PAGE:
There is great love in this place of devastation
dire illness, rank injury, and near death
I watch from my room’s uncurtained door
the Brownian movement of white coats
stethoscopes dangling, aids in blue, nurses white
incessant motion, seemingly without meaning
they look at a board I see the edge of and rush off
urgently beyond the narrow scope of my vision
I miss the action when they come to work on me
they draw the curtain that distracts me from my pain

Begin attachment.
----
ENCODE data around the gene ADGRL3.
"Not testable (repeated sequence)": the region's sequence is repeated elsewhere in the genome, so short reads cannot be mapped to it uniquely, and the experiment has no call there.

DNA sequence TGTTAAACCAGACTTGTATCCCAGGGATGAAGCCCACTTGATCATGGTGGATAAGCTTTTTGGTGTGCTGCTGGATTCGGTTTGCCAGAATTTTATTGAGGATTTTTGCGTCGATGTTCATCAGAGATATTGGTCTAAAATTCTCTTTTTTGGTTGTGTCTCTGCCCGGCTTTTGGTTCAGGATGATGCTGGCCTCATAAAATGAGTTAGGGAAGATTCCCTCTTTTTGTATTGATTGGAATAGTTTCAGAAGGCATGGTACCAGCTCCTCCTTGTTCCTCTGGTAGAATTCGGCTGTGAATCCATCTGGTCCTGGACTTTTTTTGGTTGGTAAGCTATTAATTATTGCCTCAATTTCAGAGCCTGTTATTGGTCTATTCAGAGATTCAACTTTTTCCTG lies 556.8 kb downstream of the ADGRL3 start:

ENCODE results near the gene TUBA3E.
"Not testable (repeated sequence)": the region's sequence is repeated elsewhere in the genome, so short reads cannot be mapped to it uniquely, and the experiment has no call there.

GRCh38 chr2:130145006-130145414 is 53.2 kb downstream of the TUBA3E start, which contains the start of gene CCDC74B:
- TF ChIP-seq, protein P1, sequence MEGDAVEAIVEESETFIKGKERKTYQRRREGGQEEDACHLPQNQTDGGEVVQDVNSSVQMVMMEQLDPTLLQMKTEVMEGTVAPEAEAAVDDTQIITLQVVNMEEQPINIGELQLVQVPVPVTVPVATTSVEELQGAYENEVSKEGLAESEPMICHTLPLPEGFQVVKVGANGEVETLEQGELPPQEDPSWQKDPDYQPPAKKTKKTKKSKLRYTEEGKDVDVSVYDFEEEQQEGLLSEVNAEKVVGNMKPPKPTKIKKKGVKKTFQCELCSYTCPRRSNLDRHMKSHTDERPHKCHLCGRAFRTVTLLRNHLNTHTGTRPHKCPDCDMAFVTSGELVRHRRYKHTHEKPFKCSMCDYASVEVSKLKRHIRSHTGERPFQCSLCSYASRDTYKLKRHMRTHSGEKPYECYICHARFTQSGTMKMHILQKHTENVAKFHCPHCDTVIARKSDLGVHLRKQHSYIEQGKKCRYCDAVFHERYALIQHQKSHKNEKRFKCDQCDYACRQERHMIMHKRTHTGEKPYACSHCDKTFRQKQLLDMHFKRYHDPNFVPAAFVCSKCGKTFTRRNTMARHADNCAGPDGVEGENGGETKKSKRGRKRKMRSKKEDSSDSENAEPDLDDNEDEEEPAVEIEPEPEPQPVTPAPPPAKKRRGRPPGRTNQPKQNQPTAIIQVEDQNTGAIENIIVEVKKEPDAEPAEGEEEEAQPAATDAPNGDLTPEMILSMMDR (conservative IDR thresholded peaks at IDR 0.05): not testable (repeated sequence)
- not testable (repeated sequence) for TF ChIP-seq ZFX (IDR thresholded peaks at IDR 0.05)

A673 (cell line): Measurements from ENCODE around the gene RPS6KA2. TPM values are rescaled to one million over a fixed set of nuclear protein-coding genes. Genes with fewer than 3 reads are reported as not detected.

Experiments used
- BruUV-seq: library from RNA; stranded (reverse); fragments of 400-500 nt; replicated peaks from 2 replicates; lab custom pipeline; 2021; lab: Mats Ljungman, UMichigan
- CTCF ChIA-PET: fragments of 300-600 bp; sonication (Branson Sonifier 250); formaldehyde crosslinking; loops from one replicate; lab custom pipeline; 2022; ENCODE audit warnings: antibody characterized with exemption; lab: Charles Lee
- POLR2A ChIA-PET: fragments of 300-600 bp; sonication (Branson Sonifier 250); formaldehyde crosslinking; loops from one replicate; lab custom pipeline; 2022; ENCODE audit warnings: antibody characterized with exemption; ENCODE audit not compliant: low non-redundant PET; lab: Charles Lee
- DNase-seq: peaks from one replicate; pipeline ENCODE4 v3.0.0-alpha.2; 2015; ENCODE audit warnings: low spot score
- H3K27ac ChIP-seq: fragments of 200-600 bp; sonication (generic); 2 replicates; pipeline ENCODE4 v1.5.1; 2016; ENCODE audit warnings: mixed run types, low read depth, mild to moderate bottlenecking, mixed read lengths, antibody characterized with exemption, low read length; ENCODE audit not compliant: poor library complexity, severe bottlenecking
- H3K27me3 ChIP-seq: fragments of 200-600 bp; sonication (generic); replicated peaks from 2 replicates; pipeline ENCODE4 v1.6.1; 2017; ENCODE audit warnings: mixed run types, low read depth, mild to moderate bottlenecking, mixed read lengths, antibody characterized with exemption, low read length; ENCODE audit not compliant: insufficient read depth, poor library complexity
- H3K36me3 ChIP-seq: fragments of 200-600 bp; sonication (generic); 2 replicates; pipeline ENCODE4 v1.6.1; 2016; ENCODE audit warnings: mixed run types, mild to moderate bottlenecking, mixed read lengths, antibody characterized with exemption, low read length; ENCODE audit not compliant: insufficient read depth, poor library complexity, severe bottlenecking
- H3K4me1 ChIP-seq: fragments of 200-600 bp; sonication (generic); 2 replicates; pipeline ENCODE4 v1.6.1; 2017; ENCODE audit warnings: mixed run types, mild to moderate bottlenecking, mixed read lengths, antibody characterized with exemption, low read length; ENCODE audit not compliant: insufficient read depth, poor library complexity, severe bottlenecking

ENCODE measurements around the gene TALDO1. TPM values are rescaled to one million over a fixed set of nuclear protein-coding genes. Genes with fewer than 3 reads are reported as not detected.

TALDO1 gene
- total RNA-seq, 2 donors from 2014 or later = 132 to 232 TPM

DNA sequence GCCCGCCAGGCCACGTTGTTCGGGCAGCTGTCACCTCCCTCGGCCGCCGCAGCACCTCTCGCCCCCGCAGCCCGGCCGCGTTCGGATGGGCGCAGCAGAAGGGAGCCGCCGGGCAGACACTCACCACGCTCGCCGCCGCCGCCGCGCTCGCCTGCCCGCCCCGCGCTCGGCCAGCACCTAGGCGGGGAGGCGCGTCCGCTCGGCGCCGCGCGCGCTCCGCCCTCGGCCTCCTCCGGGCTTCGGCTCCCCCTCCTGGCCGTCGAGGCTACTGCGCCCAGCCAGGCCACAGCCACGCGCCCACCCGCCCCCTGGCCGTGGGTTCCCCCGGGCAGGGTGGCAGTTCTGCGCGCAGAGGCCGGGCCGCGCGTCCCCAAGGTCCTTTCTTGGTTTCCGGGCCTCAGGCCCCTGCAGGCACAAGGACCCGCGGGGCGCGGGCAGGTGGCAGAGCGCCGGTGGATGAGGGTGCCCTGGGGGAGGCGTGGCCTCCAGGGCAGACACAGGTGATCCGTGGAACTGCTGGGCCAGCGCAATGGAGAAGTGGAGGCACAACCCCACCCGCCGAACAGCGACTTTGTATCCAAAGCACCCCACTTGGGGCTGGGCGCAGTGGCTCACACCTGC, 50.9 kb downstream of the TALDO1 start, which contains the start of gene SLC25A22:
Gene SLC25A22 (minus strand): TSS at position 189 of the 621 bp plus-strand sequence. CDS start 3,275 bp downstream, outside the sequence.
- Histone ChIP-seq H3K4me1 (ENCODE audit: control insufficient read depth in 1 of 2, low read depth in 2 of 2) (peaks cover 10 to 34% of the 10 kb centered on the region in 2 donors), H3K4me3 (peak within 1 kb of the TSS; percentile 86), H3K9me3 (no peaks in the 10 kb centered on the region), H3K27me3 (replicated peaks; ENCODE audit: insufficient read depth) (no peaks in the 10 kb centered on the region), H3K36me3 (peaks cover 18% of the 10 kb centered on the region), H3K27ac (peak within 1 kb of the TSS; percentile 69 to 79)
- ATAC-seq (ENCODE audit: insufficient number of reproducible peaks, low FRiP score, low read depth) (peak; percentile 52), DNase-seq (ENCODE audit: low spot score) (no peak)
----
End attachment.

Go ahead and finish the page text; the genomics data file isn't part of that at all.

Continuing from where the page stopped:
I joke where there are no jokes, let them probe.
One more CAT scan before I rise to higher floors
but still must wait in the corridor and see the action newly.
Then I see them coming, the worried, anxious and fearful
lovers of those thrown up, wrecked here.
A soft eyed black family waiting to know for their son was shot,
Japanese crying, solitary women dreading their love’s fate,
There is great love in this place of devastation.
Kent Bowker 1/18/2016
Kent Bowker started with poetry at Berkeley in the Fifties, then became a physicist working mainly in optics. His new book of poems is Katharsis: Sifting Through a Mormon Past. He lives in Essex, next to the Great Marshes and is treasurer of the Charles Olson Society.